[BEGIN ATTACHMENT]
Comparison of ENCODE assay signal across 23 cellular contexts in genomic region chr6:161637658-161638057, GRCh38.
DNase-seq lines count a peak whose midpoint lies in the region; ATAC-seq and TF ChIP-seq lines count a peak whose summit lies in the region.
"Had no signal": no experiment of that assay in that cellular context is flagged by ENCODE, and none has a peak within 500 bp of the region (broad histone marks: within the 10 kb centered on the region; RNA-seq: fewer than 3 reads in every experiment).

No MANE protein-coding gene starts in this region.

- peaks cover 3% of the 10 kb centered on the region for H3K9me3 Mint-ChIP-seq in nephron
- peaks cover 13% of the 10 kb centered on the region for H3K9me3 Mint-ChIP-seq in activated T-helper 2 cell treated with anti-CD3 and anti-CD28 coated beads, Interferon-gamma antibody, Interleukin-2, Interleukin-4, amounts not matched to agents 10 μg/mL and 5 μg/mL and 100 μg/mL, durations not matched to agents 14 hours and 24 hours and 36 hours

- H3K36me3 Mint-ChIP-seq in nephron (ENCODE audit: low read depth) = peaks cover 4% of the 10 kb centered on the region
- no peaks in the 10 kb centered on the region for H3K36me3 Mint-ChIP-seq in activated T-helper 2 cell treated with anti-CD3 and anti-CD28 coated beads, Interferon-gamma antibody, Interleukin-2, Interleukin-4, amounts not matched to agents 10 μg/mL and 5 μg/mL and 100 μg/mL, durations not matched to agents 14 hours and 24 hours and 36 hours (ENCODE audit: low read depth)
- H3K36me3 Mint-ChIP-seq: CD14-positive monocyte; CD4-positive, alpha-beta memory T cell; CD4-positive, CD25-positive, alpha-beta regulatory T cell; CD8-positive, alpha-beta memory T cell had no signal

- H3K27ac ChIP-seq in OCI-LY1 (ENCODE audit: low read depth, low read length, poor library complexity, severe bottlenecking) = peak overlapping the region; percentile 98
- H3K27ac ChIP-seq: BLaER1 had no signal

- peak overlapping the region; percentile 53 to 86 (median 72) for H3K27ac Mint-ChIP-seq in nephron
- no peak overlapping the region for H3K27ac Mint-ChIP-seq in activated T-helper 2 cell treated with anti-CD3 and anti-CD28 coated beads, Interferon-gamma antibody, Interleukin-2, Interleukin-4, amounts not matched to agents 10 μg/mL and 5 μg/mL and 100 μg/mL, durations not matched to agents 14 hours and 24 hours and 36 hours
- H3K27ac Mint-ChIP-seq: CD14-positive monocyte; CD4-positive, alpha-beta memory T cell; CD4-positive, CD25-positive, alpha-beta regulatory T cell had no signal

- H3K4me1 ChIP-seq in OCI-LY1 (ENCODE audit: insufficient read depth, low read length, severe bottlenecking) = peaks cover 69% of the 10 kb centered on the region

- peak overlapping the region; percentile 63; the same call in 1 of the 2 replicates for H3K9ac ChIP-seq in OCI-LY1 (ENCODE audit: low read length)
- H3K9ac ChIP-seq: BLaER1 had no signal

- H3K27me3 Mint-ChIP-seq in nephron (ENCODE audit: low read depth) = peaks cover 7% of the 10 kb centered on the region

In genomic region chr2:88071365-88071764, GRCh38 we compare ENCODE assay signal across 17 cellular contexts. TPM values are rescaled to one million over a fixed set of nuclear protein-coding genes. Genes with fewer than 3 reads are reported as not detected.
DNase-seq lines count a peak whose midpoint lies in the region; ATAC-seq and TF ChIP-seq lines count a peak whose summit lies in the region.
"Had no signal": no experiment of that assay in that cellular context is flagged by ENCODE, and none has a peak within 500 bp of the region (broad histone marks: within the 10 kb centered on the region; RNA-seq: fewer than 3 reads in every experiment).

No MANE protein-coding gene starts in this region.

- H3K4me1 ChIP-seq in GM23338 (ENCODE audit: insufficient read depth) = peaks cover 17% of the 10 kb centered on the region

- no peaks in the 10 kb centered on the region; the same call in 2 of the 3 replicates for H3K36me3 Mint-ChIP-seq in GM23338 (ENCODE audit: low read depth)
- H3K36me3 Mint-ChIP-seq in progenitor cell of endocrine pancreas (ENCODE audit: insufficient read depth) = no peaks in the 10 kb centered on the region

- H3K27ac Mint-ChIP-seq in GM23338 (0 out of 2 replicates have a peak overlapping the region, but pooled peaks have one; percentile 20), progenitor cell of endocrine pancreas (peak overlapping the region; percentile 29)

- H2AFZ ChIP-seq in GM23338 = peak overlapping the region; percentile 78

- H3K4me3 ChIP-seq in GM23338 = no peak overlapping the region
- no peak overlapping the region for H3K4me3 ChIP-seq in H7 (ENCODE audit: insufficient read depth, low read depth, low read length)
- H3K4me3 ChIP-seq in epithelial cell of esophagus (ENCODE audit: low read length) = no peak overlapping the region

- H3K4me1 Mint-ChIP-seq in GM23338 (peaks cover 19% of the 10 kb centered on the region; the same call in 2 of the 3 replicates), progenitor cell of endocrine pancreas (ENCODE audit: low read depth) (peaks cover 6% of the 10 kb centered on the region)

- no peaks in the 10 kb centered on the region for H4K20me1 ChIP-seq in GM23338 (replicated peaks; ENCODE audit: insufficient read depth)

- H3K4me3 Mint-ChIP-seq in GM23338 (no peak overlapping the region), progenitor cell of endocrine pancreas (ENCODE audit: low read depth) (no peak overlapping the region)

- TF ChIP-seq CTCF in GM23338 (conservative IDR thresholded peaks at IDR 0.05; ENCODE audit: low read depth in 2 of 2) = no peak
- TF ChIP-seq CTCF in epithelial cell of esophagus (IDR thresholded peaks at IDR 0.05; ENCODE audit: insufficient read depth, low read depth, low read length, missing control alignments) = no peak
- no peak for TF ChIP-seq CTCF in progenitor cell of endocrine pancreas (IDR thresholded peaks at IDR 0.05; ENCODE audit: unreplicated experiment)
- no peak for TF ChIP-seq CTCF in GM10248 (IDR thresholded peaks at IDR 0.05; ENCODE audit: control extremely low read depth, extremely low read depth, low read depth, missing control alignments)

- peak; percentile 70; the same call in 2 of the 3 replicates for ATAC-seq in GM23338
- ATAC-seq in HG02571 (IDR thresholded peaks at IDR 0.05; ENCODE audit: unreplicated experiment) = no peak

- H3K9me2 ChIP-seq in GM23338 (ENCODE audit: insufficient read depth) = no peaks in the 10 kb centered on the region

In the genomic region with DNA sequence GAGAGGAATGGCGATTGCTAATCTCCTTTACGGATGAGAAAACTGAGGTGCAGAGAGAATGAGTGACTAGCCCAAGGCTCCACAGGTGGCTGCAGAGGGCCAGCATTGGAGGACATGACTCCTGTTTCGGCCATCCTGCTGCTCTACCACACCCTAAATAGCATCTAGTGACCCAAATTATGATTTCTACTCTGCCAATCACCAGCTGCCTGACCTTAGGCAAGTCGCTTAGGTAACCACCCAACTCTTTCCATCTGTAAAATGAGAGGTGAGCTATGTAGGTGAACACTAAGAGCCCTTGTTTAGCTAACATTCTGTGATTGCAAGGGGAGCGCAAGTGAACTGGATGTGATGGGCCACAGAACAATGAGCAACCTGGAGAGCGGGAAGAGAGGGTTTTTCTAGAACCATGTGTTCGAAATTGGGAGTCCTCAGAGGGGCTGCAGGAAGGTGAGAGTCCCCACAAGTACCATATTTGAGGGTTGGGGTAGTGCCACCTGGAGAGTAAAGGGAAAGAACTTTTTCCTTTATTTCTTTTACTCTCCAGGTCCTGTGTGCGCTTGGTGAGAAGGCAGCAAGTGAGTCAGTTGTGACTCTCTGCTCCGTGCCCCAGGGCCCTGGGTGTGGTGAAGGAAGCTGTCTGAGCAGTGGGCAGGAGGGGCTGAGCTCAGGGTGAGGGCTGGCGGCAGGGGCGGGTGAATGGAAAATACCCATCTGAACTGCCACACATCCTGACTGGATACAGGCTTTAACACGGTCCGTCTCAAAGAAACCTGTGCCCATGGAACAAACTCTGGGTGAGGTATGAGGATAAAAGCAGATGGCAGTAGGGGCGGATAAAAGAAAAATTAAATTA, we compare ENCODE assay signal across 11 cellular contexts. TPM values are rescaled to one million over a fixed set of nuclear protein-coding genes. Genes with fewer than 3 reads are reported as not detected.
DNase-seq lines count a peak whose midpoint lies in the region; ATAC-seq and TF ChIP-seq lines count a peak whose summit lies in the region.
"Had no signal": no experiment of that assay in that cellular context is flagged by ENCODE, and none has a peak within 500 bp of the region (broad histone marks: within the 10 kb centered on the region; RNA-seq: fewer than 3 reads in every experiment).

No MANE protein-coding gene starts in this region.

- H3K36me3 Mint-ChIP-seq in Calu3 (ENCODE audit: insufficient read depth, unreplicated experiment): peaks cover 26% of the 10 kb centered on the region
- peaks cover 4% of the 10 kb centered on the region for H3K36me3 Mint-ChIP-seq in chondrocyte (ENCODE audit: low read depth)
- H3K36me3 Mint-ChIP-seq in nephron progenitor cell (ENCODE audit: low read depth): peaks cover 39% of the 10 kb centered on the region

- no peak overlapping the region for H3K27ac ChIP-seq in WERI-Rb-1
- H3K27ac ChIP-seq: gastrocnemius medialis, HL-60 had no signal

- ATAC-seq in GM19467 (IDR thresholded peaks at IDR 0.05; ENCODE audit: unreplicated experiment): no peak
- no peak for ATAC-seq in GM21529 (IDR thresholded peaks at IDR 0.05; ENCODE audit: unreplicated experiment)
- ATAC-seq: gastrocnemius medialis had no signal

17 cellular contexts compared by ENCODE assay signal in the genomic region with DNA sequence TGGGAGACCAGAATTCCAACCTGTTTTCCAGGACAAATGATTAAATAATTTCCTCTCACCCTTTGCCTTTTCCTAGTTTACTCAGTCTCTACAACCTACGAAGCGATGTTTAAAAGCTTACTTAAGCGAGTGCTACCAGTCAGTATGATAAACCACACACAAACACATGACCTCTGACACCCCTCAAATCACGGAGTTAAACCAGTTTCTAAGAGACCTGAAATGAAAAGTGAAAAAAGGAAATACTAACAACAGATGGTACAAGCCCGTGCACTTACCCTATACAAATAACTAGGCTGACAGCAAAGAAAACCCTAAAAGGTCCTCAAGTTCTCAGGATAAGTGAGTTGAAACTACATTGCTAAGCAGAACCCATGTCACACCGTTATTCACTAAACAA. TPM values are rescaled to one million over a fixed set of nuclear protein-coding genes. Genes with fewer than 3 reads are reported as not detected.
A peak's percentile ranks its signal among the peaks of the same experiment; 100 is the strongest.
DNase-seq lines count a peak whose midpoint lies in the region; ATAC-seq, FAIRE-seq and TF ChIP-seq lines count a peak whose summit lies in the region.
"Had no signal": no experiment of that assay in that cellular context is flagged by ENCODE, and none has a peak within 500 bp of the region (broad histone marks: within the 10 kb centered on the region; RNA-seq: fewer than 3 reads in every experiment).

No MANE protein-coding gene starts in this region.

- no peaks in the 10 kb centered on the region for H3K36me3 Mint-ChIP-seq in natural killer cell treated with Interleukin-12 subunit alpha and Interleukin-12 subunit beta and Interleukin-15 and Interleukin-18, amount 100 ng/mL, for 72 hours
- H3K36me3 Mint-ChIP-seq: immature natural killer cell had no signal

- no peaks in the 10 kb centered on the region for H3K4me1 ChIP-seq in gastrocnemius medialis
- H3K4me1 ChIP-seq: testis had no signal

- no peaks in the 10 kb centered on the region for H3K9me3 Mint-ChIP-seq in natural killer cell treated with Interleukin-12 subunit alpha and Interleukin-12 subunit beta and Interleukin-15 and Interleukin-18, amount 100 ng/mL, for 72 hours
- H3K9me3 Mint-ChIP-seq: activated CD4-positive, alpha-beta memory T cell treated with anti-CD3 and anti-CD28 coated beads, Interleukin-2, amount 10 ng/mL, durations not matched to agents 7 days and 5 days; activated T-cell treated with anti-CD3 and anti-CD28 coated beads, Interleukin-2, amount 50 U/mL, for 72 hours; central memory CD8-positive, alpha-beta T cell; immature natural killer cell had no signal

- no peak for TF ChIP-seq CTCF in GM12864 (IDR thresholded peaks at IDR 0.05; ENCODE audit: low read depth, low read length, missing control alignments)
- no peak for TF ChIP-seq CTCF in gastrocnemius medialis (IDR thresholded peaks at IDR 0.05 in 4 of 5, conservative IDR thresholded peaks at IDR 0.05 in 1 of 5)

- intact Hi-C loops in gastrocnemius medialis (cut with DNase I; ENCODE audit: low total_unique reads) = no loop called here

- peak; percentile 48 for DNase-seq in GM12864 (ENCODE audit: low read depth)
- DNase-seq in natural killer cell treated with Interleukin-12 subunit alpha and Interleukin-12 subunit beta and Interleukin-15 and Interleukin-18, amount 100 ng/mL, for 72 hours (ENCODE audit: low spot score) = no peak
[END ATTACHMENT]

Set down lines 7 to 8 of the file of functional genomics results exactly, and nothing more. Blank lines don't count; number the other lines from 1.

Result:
- H3K36me3 Mint-ChIP-seq in nephron (ENCODE audit: low read depth) = peaks cover 4% of the 10 kb centered on the region
- no peaks in the 10 kb centered on the region for H3K36me3 Mint-ChIP-seq in activated T-helper 2 cell treated with anti-CD3 and anti-CD28 coated beads, Interferon-gamma antibody, Interleukin-2, Interleukin-4, amounts not matched to agents 10 μg/mL and 5 μg/mL and 100 μg/mL, durations not matched to agents 14 hours and 24 hours and 36 hours (ENCODE audit: low read depth)